Thursday, April 26, 2012

Is John Ortberg Wrong?

Ever since my encounter with the Text, a long time ago (Ha!) in seminary days, and Peter’s walk on the water, I’ve seen that passage as a commentary on Peter’s impulsive and individualist approach to faith and life. In other words, this is no story to be mined for the typical American “you-can-do-anything” approach to life.

Peter was wrong to get out of the boat!

His moment of exultation lasted only a moment, his 15-minutes of fame, if you will. Glory of this kind is always a passing fancy, a story without substance, an experience without purpose (which seems to be very much a part of the American religious story).

Jesus saves Peter from the waves, of course. 

But here’s where the story turns important. Not only for what is said. But for what isn’t said.

Jesus doesn’t invite Peter to try it again.

Nor does Jesus invite the other disciples to try it, either.

Jesus takes Peter in hand and they both return to the boat.

It’s in the boat where the fellowship of faith is experienced, and that was the point of Jesus coming to them. Not to invite them out on to the waves, but to join them, or at least, as Mark puts it, to “pass by them,” as God “passed by Moses in the cleft of the rock,” to reveal God’s glory. 

In Mark and John, there’s no Peter doing his thing. But only in Matthew, and there, Matthew makes it clear when Jesus says to Peter, “You of weak faith; why did you doubt?” Not his ability to walk on water, but that it was the LORD coming to them. 

Peter’s impulsive move contradicts one of the central tenants of Christianity spirituality - waiting. Waiting on the LORD. Peter couldn’t wait, and that can only end badly, for everyone!

Impulsively, Peter leaves the boat, even as he did in the post-resurrection account in John. Peter dives into the water, wanting Jesus for himself, abandoning the work of his fellow-fisherman who have just taken a miraculous haul of fish and need help.

Peter is always about Peter … and he wants Jesus all to himself.

Which is why Jesus instructs Peter to “feed my sheep.” It’s not about Peter; it never is. It’s about others; it always is.

When I first read Ortberg’s book, I was taken with the story as he re-tells it. Yes, and wow, “you can be just like your rabbi; you, too, can walk on water. But ya’ gotta get outta of the boat first.”

It makes for great American preaching.

It appeals to our narcissistic instincts and our “Jesus and me” attitudes.

It appeals to our pride of power, and our daring-do stories.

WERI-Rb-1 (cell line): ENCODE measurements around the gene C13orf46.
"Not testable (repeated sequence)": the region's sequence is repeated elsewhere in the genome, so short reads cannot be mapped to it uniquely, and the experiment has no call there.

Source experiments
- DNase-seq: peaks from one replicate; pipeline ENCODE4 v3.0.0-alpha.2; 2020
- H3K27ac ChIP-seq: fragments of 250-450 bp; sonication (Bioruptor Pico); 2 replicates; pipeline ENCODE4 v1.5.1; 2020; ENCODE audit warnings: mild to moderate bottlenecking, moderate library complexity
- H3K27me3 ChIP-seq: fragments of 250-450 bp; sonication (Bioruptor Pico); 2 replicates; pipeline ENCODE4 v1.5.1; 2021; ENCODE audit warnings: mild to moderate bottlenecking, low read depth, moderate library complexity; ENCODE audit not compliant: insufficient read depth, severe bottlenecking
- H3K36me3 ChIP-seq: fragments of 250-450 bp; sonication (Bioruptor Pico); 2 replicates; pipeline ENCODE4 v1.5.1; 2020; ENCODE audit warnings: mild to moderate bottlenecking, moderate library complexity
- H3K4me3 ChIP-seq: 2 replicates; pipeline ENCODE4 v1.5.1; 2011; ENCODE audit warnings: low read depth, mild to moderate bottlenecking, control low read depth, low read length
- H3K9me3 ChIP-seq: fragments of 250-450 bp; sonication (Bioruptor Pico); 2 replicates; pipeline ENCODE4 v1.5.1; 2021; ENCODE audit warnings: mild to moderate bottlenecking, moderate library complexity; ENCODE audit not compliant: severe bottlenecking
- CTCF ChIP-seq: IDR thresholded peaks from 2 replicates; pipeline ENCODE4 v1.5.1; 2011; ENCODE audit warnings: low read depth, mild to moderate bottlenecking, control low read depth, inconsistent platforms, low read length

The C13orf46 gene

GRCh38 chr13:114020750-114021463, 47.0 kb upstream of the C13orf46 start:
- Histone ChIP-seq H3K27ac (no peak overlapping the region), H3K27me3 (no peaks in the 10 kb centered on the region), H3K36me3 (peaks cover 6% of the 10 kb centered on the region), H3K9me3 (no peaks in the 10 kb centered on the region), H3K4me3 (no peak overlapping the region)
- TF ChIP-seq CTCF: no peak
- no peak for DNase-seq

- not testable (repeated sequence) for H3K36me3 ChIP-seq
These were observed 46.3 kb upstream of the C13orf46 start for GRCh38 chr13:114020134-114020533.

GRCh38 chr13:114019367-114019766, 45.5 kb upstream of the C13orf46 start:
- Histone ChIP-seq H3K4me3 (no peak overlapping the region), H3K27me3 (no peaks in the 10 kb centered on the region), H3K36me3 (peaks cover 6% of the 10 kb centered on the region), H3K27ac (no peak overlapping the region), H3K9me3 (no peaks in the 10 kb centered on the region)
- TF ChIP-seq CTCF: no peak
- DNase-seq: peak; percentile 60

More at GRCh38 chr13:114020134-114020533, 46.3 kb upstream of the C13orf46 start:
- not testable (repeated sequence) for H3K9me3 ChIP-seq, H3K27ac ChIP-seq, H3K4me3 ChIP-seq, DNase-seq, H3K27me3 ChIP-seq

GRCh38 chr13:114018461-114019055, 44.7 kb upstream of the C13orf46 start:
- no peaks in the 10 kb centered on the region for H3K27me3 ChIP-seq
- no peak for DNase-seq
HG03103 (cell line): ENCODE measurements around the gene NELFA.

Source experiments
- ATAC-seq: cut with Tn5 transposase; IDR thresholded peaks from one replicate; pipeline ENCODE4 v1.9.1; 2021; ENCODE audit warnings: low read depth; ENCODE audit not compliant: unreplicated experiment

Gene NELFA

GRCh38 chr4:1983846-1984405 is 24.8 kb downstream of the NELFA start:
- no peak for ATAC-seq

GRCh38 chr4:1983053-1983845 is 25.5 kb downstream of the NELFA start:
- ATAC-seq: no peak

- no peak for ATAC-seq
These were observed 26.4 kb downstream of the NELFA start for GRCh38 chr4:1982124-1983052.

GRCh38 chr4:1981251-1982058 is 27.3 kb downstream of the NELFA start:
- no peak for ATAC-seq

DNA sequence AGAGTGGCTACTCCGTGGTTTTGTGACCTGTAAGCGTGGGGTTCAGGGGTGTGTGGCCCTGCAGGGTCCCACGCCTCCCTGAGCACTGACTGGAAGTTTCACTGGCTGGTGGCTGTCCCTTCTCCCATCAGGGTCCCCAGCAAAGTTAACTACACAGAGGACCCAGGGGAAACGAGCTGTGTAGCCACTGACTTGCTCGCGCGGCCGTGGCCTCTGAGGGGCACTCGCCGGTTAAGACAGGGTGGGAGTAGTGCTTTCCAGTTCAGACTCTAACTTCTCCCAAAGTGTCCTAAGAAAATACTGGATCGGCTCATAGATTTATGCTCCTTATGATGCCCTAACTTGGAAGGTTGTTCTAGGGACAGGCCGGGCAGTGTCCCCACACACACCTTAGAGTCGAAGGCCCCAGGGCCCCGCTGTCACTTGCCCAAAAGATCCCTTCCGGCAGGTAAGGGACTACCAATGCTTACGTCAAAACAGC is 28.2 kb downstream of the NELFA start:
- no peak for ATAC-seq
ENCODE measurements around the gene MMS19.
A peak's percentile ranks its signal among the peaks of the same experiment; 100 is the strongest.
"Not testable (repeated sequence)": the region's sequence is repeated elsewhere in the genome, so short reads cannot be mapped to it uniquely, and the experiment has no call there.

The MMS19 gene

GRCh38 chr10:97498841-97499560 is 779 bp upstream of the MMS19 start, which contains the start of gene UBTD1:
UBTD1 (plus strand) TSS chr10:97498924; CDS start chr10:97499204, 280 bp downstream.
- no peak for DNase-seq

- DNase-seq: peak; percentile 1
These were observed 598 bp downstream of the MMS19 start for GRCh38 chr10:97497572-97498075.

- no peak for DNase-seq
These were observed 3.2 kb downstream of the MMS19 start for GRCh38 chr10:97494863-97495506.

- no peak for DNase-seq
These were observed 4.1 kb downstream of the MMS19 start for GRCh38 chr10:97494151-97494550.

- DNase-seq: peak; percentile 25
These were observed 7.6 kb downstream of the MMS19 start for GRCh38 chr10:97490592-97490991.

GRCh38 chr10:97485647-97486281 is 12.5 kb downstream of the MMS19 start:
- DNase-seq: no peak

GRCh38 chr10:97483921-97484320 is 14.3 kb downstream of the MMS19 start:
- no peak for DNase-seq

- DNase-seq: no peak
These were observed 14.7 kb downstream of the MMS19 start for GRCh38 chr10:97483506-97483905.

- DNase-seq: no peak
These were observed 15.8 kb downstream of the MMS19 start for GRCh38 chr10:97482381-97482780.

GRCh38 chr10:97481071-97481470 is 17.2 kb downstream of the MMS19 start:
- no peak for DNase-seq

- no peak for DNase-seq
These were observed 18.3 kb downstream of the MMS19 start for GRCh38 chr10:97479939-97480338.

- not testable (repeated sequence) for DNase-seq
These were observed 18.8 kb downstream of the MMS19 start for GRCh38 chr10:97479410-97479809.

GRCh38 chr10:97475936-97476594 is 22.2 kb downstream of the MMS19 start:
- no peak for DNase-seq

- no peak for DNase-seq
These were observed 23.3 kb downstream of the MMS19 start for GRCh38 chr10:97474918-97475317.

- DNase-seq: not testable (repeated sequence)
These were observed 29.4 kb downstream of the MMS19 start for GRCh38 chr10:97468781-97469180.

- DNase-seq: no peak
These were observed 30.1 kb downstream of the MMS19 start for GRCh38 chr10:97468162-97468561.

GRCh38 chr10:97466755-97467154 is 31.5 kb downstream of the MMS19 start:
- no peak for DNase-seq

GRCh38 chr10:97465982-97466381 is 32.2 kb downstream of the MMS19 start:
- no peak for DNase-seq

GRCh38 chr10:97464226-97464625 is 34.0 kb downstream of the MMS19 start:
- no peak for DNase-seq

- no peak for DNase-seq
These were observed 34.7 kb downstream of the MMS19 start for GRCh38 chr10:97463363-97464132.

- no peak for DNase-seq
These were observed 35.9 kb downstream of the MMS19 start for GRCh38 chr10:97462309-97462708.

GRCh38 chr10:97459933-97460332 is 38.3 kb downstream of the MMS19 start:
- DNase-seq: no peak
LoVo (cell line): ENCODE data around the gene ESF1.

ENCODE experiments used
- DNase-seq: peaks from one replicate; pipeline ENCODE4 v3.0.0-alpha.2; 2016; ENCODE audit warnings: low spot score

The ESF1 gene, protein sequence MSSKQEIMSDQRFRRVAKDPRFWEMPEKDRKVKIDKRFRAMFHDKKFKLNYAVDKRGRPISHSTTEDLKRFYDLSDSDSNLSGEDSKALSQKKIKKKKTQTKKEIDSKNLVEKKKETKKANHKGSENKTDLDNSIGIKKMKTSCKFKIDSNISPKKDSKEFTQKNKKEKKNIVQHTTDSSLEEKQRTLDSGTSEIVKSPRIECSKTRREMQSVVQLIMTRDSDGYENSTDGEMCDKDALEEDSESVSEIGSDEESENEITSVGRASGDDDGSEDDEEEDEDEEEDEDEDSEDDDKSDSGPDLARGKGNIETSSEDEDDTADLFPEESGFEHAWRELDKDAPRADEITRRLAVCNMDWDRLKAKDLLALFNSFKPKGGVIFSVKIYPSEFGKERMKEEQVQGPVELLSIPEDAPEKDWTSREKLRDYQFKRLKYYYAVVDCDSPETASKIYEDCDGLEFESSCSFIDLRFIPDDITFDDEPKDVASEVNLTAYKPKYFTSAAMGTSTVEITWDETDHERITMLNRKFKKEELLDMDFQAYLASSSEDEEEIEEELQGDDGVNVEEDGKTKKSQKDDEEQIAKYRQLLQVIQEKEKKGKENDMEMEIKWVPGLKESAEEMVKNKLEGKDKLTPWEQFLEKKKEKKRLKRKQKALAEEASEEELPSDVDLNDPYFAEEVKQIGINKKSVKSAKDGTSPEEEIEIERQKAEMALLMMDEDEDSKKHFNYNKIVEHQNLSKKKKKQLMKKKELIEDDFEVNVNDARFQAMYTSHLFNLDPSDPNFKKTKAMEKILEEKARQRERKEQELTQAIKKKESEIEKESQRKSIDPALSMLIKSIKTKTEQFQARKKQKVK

But is it faithful to the text?

Is this what God wants us to hear?

Is this the Gospel?

I think not.

And more, I think Ortberg is wrong on this point. Seriously, terribly, tragically, wrong, misleading so many who are hell-bent on their pathway to the American version of faith.

It’s not about daring-do and water-walking - this is not what faith is all about, because faith is defined by love, by the Beatitudes, by mercy and compassion, forgiveness and bonding in Jesus, and through Jesus to the fellowship of faith and to the whole wide world. 

Faith about loving one another as Jesus loves us, by washing feet and putting our lives on the line, not for personal achievement, but for the sake of one another.

Faith is all about getting back into the boat with Jesus! It’s about feeding and tending the flock.

Peter has always been willing to abandon the others to secure his own place.

Peter has a lot to learn.

So do we!

Thursday, April 19, 2012

Dank, Damp and Dark Places

As I write, and read in these morning hours, I'm overwhelmed and saddened by the drift into ignorance occurring in this nation right now. The megachurches have recruited millions who "love Jesus" and know nothing about him, other than the hope that he might help them achieve the American Dream.

Combine this with the far-right's love of military might (all they read in the Bible are the books of Samuel and Kings, along with some verses ripped from Revelation), combined with a long-standing hatred of FDR and the "welfare society" he allegedly created ... sorry, I'm going on, but there are times I feel like I'm slogging through some dank, damp and dark places where hope is lost amid violence, ignorance and a vast self-interest ... I go on too long.

Wednesday, April 18, 2012

Rich Fools

The Parable of the Rich Fool by Rembrandt, 1627.

"It's hard for the wealthy to enter the Kingdom of Heaven" because they consistently fail to recognize their dependence upon the goodness and kindness and decency of millions who've made this a great country in which the wealthy could be creative and enjoy success. Their failure to acknowledge their dependence and only build "larger barns" - a form of market manipulation - (see parable of The Rich Fool) ultimately renders them "the fool." Please note: in this case, it's God who terms the man, "Fool" - Luke 12.13-21.